Photo Credit: Olivier Fitoussi / Flash 90
MK Yom Tov Kalfon, head of the Constitution Committee leads a meeting at the Knesset in Jerusalem, on March 15, 2022.

Prime Minister Naftali Bennett is moving some of his people around, hoping to prevent another defection from the ranks, according to Channel 12 journalist Amit Segal.

Religious Affairs Minister Matan Kahana informed Bennett on Friday of his decision to resign from his ministerial post in order to return to the Knesset and “help strengthen the coalition,” Segal wrote.

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The resignation took effect immediately, and Kahana is to begin his tenure as an MK starting Sunday (May 15).

On Friday, Bennett informed MK Yom Tov Kalfon that he was leaving his position in the Knesset, despite an attempt by the MK to convince the prime minister he has no reason to question his loyalty. On Friday, Bennett’s advisor quit, as did a spokesperson.

“To the best of my knowledge, they did not necessarily suspect [Kalfon] was close to deserting, but they want to stabilize their crumbling faction,” Channel 13 reporter Lior Kenan wrote in a tweet.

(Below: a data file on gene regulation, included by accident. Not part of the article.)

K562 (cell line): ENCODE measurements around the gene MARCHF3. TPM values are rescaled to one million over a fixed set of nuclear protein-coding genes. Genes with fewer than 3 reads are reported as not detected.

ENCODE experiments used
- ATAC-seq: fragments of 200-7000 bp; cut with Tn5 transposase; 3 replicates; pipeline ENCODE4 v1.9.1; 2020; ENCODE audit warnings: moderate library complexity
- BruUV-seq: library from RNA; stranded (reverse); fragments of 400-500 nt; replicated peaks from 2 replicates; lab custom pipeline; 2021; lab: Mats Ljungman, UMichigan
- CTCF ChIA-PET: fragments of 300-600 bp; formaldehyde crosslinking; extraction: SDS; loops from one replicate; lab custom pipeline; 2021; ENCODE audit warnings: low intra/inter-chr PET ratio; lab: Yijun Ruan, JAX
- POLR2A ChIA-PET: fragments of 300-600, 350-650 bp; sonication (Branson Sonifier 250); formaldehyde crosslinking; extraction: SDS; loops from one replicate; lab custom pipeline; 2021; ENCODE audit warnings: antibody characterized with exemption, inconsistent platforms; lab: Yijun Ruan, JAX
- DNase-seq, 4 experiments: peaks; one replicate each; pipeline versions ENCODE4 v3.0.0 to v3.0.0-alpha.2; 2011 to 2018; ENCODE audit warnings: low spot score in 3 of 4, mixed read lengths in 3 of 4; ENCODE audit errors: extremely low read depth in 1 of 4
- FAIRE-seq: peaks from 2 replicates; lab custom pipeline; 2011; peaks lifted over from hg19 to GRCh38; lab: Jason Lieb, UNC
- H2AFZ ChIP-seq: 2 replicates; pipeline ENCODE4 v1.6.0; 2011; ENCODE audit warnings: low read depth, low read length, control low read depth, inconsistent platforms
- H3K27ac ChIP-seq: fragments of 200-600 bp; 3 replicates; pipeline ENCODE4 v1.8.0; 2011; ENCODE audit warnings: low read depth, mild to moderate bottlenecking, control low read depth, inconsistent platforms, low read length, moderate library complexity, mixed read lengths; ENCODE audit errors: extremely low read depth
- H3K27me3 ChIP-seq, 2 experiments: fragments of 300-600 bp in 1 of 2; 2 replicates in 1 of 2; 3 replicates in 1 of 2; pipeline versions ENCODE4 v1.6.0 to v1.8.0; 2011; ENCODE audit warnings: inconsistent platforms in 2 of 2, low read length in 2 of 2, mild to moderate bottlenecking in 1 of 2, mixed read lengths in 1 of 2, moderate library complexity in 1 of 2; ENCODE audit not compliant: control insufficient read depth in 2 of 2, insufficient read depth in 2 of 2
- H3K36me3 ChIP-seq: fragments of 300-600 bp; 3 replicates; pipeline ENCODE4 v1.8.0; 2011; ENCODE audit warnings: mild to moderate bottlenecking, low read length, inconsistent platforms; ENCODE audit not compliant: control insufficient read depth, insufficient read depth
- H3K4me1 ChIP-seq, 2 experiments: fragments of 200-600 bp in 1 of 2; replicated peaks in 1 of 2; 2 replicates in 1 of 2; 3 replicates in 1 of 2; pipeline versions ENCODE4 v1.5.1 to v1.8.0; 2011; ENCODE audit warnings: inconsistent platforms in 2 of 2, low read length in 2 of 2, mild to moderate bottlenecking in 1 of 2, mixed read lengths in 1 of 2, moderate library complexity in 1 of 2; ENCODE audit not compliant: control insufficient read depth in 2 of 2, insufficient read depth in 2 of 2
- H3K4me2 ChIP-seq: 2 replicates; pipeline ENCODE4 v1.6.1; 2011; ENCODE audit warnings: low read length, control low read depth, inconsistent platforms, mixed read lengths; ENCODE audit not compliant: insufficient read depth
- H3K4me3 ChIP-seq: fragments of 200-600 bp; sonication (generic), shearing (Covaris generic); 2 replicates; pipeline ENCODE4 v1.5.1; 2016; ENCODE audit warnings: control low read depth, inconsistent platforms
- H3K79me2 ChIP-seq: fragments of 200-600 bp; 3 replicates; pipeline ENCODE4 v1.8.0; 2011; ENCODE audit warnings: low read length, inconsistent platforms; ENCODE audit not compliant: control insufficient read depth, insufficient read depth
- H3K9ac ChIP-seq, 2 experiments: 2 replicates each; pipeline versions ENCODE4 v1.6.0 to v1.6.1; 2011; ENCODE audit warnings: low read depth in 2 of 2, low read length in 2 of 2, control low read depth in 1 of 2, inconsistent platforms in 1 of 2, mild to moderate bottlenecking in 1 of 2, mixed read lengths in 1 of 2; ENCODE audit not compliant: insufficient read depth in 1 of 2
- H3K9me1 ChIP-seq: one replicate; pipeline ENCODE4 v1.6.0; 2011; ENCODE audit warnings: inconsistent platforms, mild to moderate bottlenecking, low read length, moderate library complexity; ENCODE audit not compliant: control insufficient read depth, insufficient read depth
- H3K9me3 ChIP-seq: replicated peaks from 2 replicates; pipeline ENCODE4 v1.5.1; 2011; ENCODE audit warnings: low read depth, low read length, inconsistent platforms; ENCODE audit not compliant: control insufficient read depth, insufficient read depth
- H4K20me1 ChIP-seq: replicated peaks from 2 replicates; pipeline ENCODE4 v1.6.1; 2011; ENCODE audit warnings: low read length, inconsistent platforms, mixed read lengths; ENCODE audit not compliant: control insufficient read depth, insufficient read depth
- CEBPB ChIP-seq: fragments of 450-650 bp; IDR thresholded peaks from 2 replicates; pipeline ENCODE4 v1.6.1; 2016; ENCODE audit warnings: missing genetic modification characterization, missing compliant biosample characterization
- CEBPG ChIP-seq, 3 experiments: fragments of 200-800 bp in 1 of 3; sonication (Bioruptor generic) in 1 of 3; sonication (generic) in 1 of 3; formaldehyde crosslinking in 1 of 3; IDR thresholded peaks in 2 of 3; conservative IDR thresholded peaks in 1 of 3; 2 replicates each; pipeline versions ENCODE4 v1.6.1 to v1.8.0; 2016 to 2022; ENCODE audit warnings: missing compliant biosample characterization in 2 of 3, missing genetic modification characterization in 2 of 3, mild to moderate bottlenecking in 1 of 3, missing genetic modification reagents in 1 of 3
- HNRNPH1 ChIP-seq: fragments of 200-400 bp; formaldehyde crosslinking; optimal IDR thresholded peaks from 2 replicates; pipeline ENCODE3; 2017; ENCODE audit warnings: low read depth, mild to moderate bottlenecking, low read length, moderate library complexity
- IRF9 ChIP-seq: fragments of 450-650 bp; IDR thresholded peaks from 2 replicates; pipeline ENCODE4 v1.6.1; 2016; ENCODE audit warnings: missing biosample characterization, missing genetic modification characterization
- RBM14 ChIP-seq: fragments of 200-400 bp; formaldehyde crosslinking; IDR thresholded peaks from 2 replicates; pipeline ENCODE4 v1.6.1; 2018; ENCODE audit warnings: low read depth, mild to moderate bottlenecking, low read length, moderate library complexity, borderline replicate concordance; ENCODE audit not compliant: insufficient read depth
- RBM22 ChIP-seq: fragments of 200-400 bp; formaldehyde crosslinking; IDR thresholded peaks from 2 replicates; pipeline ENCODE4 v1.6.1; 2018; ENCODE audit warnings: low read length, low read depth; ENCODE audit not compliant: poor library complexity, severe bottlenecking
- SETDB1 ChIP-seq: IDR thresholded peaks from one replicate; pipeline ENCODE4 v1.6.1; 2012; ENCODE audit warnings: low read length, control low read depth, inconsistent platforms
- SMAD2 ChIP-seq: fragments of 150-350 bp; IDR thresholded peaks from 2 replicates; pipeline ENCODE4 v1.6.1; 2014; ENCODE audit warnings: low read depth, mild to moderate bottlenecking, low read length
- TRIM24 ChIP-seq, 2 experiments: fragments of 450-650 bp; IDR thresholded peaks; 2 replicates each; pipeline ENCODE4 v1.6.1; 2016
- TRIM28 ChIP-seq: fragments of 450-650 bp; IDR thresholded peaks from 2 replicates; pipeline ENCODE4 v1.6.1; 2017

Kalfon entered the Knesset due to the Norwegian Law. Under the Norwegian law , an MK can optionally quit the Knesset to become a government minister, allowing the next in the party line to enter and replace the minister in the Knesset. But once a minister quits, he returns to the Knesset, kicking out the last person in. That former minister cannot become a minister in the same government again, without a special Knesset vote.

Members of Bennett’s Yamina party denied a report that Kalfon was fired due to agreements made with Islamic Ra’am party head Mansour Abbas – a member of the coalition – and the Ashura (Islamic Religious) Council that rules his party, according to Arutz-7 journalist Hezki Baruch.

Kalfon had ascended the Temple Mount, a move the Ashura Council perceived as a slap in the face, Baruch wrote in his tweet.

Kahane will be appointed Deputy Minister of Religious Affairs. Bennett may attempt to hold a Knesset vote to reinstate him as a minister, but it seems unlikely that he will have the majority needed.

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Hana Levi Julian is a Middle East news analyst with a degree in Mass Communication and Journalism from Southern Connecticut State University. A past columnist with The Jewish Press and senior editor at Arutz 7, Ms. Julian has written for Babble.com, Chabad.org and other media outlets, in addition to her years working in broadcast journalism.
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